How to Grieve Your Life Before Lyme Disease: 9 Ways to Process Pain into Power


March 23, 2019

We can get so caught up in treatments and pressing forward that the topic of Self-Grief, (the process of grieving your “former” self) is a rarely spoken about issue within the Lyme Disease, Chronic Pain and Illness communities. Many people frequently experience hardship over not feeling like their self that they used to be. They cannot do the same hobbies, have the same friends, etc. However, if you allow yourself to go on this journey of self-grieving; you often will end up learning your own goals and true self better than you ever could imagine.

1.       Allow your mind time to catch up to what your body is going through and has gone through.

Did you have a full-time job? Were you in school to finish a degree? Could you shower, put on makeup, get dressed and STILL have energy to go out or socialize? Me too. The changes that happen when serious illness enters your life is a whirlwind of loss to say the least. As if a category 5 hurricane crashed through every single life plan and goal that was once laid out before you, it takes time to come to grips with the losses and to establish a course of action. Don’t expect yourself to be able to process all of these at once. It will come in waves, ride them instead of bracing for impact.

2.       Accept limitations without settling for less.

Living with limitations does NOT mean a life half empty. It may take you longer to complete a mentally draining task, but you can do it. You may need assistance with walking, driving, or even self-care but at the end of the day you are not doing less…in fact, you are doing more because you have to now learn how to achieve all of those check marks by your to do list (even if it’s a mental list) in a totally new fashion. Accepting your difference will never make you less than another, it only empowers you to reach your goals by whatever means necessary. 

3.       Avoid romanticizing your time before illness.

This is a BIG one and honestly one of the hardest for me. We’ve all heard those stories about the “good ole days”. The good ole days of someone’s football triumphs, crazy parties and cross-country love affairs make for great Netflix specials but are often far from reality. However, they serve as great examples of what not to do. Think about it, when you see characters that do these rose-colored glasses reminiscing, they are not typically the most fulfilled individuals nor the most cheerful. Putting a version of yourself or even a time period in your life on a pedestal only breeds bitterness and strife. We can remember fondly times before disease raised its ugly head but allowing thought patterns to form saying “the good days are behind us” only gives depression, angst and hopelessness take root.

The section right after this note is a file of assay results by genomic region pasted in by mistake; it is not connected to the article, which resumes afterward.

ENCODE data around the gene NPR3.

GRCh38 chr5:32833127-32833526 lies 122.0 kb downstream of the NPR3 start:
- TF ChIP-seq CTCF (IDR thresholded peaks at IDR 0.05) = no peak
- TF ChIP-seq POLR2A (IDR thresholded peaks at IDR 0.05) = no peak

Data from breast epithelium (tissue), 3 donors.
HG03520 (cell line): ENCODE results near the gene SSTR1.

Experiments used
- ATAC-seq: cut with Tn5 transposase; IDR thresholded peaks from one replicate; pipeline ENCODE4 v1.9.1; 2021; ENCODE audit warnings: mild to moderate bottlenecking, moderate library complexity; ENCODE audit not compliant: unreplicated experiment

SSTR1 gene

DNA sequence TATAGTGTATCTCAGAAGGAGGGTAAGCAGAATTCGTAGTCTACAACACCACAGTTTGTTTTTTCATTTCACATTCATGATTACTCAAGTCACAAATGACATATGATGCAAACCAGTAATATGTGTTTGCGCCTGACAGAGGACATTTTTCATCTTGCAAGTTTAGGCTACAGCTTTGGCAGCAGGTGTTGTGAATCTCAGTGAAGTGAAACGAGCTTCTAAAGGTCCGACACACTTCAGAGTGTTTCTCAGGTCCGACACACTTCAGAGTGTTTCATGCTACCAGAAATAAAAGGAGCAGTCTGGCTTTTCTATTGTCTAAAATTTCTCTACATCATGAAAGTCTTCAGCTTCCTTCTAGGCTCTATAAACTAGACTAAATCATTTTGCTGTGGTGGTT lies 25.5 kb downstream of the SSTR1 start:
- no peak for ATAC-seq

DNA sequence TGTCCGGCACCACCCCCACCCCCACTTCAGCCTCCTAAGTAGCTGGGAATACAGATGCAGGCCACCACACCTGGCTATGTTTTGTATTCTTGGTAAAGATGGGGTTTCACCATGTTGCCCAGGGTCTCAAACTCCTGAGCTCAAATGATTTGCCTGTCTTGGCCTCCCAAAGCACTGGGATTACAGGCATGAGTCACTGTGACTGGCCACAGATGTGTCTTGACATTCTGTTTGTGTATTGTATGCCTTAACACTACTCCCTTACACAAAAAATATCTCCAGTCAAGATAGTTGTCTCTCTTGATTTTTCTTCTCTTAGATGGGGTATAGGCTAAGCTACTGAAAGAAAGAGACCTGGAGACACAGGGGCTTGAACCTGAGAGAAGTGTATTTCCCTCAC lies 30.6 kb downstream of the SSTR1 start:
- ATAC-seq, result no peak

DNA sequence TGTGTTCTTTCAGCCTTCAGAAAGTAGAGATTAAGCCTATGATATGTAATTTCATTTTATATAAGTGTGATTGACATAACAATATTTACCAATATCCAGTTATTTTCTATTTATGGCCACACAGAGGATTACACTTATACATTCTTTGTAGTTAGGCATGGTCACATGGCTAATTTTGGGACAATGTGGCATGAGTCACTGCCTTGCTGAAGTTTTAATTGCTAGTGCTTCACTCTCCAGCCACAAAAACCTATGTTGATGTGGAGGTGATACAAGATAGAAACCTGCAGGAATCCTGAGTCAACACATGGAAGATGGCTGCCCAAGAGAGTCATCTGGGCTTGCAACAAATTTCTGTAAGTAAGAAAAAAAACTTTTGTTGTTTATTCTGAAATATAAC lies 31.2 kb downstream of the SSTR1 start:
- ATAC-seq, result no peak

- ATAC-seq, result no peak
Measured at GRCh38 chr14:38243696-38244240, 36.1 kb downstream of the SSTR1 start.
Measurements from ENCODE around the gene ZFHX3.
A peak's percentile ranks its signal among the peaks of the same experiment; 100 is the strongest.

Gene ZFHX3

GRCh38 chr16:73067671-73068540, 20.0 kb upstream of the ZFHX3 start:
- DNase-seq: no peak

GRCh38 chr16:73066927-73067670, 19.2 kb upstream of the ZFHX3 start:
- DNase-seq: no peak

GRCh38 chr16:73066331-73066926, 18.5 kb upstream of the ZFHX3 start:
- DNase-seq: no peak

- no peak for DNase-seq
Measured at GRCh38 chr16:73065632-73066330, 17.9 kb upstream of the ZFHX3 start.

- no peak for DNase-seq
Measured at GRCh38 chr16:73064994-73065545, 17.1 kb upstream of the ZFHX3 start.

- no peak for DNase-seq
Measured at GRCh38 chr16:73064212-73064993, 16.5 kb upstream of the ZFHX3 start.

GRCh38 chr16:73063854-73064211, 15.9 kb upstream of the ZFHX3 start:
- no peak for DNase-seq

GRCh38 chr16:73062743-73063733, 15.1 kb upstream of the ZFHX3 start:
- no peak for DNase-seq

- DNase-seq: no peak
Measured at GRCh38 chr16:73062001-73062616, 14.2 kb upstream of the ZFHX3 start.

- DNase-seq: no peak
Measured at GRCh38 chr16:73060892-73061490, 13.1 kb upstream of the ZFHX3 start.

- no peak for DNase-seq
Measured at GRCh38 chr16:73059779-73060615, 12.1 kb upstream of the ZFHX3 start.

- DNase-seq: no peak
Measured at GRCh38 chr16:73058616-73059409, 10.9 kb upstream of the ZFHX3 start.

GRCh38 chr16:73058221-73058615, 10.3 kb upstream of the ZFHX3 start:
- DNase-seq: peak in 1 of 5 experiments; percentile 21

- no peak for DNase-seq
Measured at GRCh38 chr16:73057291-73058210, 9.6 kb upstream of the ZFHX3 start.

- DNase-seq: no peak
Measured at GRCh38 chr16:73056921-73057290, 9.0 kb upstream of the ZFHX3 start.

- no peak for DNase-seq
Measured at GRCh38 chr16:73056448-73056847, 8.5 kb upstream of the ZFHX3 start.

4.       Set new achievable goals.

Is there a book you’ve always wanted to read? What about a topic that has always peaked interest? After facing the reality of your own mortality, there is a certain freedom that follows. The societal norms get pushed aside and you are truly free to do and be whatever it is that you desire. Grow how you want to grow, heal what wounds your heart tries to hide, embrace life in all its sublimity. The possibilities are endless. So, what if you physically can’t climb Mt. Everest! Most people can’t. You have your own Mt. Everest within you…start climbing!

5.       Understand and forgive that most people will not be able to comprehend what you have experienced.

“You don’t get it until you’ve got it.” One of my Lymie friends says that all the time and I love it! Because it is so very true! Think of how hard it would be to explain the sunset to someone that is blind. Or what a flower smells like to someone who cannot smell. (I had a friend that couldn’t smell, its hard to do…trust me). The same goes for life with Lyme Disease. No one else will ever fully understand the struggle of having doctors turn you away or feeling like your body has turned against you. Good luck explaining how you miss yourself to someone that has never walked that dark and terrifying path. But that is why we have a community like this in place. We know. We have been there. We are still there. Forgive those that don’t understand. They won’t get it until they have it.